Influence of the dietary carotenoids lutein and zeaxanthin on visual performance: application to baseball.
By: Billy R Hammond Jr and Laura M Fletcher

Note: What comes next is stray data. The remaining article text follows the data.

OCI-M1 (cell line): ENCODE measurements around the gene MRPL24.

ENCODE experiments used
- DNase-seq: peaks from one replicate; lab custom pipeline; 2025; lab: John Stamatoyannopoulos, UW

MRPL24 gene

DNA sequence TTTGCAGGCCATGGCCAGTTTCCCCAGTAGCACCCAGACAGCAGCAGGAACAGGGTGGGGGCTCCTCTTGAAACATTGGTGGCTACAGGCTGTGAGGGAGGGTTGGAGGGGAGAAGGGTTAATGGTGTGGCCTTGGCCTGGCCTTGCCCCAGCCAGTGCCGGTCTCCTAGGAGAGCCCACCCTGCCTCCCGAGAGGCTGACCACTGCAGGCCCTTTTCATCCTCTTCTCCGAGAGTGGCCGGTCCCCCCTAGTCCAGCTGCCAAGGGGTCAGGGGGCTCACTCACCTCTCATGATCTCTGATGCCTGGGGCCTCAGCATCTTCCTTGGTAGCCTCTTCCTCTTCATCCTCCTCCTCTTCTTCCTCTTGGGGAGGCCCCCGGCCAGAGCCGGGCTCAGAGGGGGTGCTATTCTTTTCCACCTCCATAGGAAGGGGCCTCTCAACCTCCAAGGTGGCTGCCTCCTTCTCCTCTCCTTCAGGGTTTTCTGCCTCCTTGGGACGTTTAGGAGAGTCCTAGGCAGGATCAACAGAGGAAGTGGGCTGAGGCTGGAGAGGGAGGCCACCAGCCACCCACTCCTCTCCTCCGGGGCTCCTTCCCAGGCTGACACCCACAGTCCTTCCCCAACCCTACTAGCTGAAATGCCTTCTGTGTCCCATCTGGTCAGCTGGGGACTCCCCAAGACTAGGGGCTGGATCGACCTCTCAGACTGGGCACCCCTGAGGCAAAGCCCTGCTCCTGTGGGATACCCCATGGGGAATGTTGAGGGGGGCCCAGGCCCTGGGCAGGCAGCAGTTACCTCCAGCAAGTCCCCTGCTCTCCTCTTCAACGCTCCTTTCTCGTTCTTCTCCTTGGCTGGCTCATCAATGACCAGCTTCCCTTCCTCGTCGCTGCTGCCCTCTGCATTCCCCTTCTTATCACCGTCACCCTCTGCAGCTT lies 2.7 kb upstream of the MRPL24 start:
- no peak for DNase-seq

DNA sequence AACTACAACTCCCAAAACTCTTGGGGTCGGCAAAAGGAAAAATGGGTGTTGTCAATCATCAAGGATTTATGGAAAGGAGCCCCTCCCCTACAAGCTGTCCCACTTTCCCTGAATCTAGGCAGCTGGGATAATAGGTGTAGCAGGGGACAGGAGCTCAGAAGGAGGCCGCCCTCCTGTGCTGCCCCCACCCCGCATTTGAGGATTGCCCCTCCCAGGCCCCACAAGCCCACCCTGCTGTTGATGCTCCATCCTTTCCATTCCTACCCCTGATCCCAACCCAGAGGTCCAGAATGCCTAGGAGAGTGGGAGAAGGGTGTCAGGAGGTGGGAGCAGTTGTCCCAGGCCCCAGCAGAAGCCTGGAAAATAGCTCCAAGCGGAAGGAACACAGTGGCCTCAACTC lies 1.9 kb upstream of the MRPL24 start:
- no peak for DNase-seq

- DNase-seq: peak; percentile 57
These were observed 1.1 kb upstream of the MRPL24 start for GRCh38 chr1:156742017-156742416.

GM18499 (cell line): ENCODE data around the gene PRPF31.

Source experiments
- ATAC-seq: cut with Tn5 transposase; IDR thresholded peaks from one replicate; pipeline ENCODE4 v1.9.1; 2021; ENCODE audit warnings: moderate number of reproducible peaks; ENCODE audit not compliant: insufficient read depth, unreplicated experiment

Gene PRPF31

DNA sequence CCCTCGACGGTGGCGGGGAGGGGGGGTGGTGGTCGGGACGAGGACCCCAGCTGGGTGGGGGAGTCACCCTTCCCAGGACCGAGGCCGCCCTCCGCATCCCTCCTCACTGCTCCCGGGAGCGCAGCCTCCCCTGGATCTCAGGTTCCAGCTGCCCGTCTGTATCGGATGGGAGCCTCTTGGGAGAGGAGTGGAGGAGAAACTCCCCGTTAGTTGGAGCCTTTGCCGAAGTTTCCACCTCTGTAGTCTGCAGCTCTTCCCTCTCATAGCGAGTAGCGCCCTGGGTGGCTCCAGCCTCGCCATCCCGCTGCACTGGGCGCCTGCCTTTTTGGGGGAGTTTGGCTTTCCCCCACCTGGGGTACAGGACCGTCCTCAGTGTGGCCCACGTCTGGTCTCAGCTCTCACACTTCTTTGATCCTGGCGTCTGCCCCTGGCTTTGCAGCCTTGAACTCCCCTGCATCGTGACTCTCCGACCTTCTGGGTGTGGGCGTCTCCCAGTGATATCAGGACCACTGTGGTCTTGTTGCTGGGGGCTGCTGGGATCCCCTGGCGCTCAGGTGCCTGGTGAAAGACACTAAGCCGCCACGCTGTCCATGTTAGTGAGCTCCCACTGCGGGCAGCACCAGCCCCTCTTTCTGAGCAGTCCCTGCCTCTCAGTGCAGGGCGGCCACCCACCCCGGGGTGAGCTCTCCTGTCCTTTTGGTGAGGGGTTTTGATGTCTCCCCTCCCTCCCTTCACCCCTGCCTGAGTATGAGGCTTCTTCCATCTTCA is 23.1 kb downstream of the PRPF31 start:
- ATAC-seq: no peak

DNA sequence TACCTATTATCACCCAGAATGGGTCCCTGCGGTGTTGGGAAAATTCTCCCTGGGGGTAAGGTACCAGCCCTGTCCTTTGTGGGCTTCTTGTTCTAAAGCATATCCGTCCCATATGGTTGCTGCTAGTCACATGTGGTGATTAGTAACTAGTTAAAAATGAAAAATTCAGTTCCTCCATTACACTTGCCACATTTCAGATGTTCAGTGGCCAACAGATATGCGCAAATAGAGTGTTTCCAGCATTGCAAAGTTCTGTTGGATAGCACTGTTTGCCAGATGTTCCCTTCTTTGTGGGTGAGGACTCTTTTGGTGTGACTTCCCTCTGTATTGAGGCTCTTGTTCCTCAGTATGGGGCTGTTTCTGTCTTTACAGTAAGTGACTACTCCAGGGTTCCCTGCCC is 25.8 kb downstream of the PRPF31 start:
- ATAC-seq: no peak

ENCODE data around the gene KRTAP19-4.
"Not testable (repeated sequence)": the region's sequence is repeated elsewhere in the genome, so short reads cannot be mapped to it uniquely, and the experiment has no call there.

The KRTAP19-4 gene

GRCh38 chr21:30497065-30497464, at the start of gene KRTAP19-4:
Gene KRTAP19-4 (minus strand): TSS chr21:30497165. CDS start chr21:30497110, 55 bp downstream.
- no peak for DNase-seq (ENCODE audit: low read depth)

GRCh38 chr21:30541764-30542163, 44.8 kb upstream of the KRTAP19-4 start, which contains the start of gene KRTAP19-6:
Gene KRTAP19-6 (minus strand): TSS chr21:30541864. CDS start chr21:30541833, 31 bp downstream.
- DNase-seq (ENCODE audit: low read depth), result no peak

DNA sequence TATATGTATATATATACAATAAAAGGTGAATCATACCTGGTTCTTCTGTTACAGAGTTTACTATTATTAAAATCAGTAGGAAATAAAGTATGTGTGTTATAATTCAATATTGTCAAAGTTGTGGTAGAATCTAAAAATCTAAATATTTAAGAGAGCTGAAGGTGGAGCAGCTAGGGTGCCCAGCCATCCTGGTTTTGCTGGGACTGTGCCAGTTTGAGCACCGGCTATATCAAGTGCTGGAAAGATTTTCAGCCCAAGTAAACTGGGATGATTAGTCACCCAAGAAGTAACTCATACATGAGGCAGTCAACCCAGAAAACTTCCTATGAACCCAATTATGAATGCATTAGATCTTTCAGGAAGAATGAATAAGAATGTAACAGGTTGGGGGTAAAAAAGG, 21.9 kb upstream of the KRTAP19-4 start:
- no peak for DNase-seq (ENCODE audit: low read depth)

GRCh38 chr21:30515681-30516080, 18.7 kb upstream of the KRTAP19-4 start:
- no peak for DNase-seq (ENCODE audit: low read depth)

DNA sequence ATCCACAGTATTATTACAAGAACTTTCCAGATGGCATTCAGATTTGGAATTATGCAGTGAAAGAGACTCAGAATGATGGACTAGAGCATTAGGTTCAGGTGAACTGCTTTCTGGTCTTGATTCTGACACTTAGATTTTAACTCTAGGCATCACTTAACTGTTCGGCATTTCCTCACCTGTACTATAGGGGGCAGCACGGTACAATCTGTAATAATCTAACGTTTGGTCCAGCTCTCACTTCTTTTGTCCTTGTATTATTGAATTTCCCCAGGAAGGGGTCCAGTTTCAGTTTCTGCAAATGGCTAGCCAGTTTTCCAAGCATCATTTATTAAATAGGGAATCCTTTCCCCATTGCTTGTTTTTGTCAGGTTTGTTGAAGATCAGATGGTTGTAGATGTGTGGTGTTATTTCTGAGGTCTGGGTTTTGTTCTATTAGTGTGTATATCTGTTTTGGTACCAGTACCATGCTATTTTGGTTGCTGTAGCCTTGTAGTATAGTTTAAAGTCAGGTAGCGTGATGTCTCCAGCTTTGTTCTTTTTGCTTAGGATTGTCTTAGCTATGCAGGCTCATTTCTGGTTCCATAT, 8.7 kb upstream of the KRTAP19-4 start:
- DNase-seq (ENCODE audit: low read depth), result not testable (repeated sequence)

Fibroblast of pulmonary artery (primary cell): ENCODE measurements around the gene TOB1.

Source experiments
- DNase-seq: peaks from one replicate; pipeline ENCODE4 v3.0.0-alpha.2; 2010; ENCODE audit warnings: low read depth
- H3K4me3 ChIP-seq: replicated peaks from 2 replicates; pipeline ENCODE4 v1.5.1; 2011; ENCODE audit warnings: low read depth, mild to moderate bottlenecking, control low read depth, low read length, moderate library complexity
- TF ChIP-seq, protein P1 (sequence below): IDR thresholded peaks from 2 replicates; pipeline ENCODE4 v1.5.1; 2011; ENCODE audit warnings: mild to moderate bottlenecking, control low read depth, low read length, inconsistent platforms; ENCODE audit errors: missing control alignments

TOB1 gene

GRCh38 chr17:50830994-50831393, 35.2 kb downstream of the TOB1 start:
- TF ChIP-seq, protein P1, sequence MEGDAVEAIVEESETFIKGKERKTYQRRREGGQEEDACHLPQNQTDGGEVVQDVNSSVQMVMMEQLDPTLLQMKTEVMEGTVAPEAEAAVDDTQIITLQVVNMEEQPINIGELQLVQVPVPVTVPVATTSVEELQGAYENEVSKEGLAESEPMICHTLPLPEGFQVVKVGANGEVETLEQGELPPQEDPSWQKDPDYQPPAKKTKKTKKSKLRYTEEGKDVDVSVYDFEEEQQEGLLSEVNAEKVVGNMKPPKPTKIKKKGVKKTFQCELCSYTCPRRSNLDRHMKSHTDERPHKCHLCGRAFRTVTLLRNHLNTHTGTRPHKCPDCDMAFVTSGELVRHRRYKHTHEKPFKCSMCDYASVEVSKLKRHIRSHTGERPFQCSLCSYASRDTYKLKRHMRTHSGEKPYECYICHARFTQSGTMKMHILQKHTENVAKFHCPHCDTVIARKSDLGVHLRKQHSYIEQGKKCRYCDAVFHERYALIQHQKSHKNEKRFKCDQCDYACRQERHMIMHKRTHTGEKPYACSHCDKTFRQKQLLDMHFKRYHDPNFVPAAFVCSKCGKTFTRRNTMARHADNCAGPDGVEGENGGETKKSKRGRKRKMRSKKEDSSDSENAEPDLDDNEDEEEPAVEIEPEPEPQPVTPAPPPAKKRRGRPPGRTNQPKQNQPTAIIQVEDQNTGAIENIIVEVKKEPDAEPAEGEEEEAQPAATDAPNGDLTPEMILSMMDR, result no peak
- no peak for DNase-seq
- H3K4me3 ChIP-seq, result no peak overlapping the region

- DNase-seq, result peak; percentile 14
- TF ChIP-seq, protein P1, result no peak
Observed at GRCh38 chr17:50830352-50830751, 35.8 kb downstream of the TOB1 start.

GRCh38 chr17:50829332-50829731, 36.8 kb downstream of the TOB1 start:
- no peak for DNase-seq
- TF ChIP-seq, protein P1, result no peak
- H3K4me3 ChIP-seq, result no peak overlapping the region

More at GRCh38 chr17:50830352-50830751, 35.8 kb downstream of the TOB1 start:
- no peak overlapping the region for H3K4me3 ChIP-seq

Macular pigment (MP) is composed of the yellow, blue-absorbing carotenoids lutein and zeaxanthin. Although distributed throughout the visual system, MP is heavily concentrated in the central retinal area (eg, screening the foveal cones). Because light must pass through MP before reaching the receptors, it filters significant amounts of short-wave energy. Individual variation in peak absorbance is large and ranges from 0.0 to 1.6 optical density units depending largely on dietary intake. Several important functions of MP have been proposed. MP may serve to protect the retina from damage by absorbing actinic short-wave light (analogous to internal sunglasses) or by inactivating highly reactive free radicals and oxygen triplicates that are the by-product of light-driven cellular activity.MP may also serve, as proposed more than a century ago, to improve the retinal image through optical mechanisms. Recent data suggest that the MP carotenoids reduce glare discomfort and disability, shorten photostress recovery times, enhance chromatic contrast, and increase visual range (how far one can see in the distance). Lutein and zeaxanthin within the brain might also increase temporal processing speeds. This article reviews the influences of MP on visual function by exploring the implications of these visual improvements for baseball players.